“As Survivors, we haven’t seen a plan from the government on how to accomplish the Calls to Action,” said Stephen Kakfwi, a Survivor on the NCTR Governing Circle. “The only way we can accomplish true reconciliation is for it to be inclusive and under an Indigenous model. Otherwise, it would be perpetuating a system that does not serve the purpose the Survivors and the TRC laid out.” 

One action required as a result of implementing the Calls to Action is healing. Healing – for Survivors and the country as a whole – is one of the most important steps in our shared reconciliation journey.  A national day of remembrance will give all of Canada time to learn their history and to take a moment to remember all the children who never returned home and ceremonies for healing. 

The NCTR’s work on the Calls to Action

The NCTR currently works and supports others on multiple Calls to Action. For every Call to Action, there are multiple steps and strategies to consider. The NCTR hopes to plant the seed of truth for the country to grow its acts of reconciliation. 

The NCTR provides educational presentations to various organizations within the education, health and justice systems to help them understand the history and legacy of residential schools, as well as ways to achieve reconciliation. During the pandemic, the NCTR moved to virtual videos to educate the general public and public servants, including a virtual Orange Shirt Day event that reached over 500,000 students.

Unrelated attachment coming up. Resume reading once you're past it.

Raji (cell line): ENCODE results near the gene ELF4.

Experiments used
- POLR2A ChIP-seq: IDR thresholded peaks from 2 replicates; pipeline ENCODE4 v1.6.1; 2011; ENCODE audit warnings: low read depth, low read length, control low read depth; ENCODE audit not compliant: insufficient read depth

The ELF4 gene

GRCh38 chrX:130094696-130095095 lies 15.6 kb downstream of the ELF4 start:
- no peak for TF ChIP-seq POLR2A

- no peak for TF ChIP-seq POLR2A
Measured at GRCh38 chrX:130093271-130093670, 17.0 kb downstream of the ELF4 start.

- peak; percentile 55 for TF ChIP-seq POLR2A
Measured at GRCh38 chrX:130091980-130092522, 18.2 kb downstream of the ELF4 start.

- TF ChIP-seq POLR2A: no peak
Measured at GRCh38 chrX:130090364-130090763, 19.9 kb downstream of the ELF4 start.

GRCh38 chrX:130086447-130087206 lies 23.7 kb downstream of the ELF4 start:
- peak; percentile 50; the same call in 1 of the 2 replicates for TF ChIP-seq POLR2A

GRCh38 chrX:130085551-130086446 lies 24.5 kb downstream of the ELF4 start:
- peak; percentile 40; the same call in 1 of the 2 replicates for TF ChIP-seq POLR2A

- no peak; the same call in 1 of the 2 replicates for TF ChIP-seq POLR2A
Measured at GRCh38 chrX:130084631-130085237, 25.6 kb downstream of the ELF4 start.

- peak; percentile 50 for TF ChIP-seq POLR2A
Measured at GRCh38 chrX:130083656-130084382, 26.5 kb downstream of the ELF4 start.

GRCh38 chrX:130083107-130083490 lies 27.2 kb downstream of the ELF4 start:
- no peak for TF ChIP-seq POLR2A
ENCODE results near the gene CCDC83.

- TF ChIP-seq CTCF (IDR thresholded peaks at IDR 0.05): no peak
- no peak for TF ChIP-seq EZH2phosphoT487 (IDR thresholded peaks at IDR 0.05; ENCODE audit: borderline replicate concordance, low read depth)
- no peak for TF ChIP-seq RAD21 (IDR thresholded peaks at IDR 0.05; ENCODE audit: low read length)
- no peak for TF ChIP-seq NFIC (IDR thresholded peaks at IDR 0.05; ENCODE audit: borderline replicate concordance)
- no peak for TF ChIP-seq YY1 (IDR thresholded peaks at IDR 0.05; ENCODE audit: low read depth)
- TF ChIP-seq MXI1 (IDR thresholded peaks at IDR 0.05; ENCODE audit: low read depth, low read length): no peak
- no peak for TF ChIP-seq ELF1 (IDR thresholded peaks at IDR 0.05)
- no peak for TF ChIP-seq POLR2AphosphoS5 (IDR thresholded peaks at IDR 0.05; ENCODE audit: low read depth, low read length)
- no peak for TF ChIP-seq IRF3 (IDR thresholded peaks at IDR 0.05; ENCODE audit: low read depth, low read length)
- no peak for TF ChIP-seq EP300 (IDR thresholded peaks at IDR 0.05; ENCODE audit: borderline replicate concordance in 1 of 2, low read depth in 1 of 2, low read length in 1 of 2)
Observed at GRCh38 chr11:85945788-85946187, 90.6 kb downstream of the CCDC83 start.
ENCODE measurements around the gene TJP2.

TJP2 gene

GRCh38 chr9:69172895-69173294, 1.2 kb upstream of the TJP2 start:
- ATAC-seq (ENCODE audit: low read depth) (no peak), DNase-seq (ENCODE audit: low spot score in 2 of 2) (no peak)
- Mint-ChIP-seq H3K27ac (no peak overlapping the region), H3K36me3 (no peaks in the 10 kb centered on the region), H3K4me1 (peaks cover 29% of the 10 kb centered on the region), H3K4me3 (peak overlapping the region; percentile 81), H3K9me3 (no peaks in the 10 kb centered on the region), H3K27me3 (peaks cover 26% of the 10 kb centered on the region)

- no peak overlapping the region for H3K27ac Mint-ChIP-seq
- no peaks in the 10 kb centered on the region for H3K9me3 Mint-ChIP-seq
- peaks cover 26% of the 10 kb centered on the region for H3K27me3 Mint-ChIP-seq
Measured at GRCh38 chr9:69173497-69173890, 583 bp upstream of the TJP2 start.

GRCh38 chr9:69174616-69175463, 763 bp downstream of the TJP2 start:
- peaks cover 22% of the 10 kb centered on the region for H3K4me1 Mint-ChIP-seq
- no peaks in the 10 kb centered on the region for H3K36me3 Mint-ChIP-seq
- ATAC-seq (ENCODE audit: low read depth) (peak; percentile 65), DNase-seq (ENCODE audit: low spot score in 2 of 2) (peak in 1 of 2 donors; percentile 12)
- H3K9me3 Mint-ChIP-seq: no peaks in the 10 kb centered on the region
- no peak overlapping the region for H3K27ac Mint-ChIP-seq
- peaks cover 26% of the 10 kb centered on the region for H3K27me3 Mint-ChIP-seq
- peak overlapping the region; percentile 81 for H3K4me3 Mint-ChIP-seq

The NCTR is also working hard to continue the momentum and work surrounding Call to Action #79: Residential Schools as an Event of National Historical Significance – announced Sept. 1, 2020 – and continue the work to find all the children who never returned home in Calls to Action #71-72: The National Student Memorial Registry.

We cannot do this alone and we need the country to support and continue to help us all move in the right direction. 

“We are thankful for this opportunity to continue this important however difficult dialogue,” said Garnet Angeconeb of the Survivors Circle, ‘We need to acknowledge the reconciliation efforts that are occurring at the local and community level. Schools, libraries, businesses and local health care organizations are all doing good work. Sometimes it is not always top down but bottom up, grass roots and government efforts, they are both needed to get where we need to be.”

As we come to the five-year anniversary of the closing of the TRC, this work must continue. For Survivors to see reconciliation in this country come to fruition, we need to prioritize the Calls to Action and move at a more urgent pace. 

It is necessary for all governments – and all individuals – to reignite their commitment to reconciliation and the Calls to Action. It takes all of Canada to accomplish this extraordinary journey toward healing. 

View the Remembering the Truth and Reconciliation Commission of Canada’s Closing Ceremony Exhibit

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“Ka-kí-kiskéyihtétan óma, namoya kinwés maka aciyowés pohko óma óta ka-hayayak wasétam askihk, ékwa ka-kakwéy miskétan kiskéyihtamowin, iyinísiwin, kistéyitowin, mina nánisitotatowin kakiya ayisiniwak, ékosi óma kakiya ka-wahkotowak.”

Cree Proverb